By Brenon Daly
A half-decade after financial buyers did their best to sweep up the semiconductor industry, it’s now the fellow corporate acquirers’ turn to continue the dealmaking. On Wednesday, Applied Materials Inc (AMAT) announced that it would hand over $4.9bn for Varian Semiconductor Equipment Associates (VSEA). The deal between the chip equipment makers comes on the heels of two other multibillion-dollar transactions in the semiconductor sector earlier this year: Texas Instruments’ reach for analog chip maker National Semiconductor and Qualcomm’s bid to expand beyond cellular chips with its purchase of Atheros Communications (ATHR).
All three of this year’s significant chip acquisitions rank among the 10 largest deals in the industry. However, all of the corporate transactions are still looking up at the buyouts done by private equity (PE) shops back when credit was cheap and easy. In fact, the total spending on the trio of landmark deals so far this year ($15bn) is less than the $17.6bn take-private of Freescale Semiconductor by a PE consortium in 2006.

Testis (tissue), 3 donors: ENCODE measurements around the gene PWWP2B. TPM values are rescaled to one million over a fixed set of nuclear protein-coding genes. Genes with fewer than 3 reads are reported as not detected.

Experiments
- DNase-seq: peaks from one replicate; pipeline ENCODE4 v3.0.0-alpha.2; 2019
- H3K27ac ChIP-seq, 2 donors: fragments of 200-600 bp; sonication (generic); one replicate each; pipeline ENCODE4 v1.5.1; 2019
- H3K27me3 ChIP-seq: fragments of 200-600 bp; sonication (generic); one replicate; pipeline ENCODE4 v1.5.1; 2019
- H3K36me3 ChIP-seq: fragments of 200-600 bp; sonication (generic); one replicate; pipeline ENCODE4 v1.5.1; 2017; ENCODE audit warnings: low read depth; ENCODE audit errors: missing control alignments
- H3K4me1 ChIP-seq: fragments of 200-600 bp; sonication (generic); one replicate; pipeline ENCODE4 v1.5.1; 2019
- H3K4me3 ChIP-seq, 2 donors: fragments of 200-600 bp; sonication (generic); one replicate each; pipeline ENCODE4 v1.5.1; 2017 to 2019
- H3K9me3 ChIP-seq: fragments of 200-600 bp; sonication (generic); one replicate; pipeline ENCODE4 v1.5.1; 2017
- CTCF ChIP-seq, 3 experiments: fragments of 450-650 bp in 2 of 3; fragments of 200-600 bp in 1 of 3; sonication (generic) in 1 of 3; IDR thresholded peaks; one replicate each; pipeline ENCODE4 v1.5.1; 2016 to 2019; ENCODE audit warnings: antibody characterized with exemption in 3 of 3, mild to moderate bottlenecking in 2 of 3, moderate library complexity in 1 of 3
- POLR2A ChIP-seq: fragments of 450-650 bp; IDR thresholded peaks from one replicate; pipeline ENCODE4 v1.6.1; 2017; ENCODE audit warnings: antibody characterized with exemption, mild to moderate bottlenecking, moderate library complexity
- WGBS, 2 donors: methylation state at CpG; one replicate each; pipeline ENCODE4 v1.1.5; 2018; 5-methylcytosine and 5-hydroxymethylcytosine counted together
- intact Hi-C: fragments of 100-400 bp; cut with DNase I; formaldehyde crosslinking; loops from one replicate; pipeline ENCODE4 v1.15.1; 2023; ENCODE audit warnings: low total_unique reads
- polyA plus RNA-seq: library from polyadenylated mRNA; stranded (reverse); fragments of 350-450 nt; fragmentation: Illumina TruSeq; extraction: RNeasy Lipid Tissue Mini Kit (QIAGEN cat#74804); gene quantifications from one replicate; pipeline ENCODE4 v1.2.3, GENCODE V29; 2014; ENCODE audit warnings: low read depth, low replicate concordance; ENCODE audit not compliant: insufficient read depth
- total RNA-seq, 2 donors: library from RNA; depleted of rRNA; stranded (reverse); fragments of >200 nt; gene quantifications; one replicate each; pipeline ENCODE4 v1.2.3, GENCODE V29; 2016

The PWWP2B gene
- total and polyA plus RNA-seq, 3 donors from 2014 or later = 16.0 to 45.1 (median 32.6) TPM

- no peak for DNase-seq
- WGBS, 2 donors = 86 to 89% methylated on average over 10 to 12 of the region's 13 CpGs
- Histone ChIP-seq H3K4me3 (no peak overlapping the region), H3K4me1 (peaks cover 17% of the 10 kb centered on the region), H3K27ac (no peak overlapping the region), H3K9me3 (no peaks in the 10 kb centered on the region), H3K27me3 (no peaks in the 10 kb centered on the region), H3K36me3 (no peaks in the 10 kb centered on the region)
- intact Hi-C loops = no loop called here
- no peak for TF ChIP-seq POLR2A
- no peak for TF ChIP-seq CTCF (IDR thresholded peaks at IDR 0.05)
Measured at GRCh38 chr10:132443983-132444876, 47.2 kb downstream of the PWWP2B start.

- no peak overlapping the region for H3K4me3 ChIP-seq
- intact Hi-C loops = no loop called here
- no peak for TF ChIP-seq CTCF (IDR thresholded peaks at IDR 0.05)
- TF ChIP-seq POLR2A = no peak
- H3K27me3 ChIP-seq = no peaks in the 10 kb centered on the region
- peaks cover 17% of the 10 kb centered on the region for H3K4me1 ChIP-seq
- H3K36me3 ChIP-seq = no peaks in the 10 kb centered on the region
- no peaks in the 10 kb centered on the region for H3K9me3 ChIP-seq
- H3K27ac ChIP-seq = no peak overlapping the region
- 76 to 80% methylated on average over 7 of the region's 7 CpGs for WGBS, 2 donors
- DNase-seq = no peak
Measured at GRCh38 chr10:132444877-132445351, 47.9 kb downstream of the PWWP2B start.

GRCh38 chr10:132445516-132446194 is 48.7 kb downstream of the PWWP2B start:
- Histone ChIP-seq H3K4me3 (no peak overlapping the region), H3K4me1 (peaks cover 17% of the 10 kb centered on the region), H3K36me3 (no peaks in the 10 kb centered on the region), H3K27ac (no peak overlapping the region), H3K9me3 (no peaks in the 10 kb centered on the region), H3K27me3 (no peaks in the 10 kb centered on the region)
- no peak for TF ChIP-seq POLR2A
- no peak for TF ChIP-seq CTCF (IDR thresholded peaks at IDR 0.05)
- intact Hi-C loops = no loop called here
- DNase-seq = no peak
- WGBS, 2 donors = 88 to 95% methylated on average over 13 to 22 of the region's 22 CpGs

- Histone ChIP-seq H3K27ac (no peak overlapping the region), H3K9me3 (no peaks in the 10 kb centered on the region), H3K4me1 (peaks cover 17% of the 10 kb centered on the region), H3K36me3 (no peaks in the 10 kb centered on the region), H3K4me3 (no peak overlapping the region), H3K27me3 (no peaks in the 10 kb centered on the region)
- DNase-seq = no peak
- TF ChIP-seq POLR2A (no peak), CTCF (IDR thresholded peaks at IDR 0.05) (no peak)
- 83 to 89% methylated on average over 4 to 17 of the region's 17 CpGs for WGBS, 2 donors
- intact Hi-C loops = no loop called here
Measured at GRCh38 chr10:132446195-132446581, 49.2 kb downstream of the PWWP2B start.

Of course, bigger isn’t necessarily better. And we suspect that corporate buyers would hope to be at least a little more successful with their acquisitions than the buyout club has been with Freescale. Although Freescale is currently on file to once again be a public company, the buyout has been a tough one for its owners. Much of that difficulty stemmed from the fact that the PE shops put nearly $10bn of debt on the company. (It paid more than a half-billion dollars last year to service the debt.) Meanwhile, under its new ownership, Freescale is actually smaller than it was before the buyout.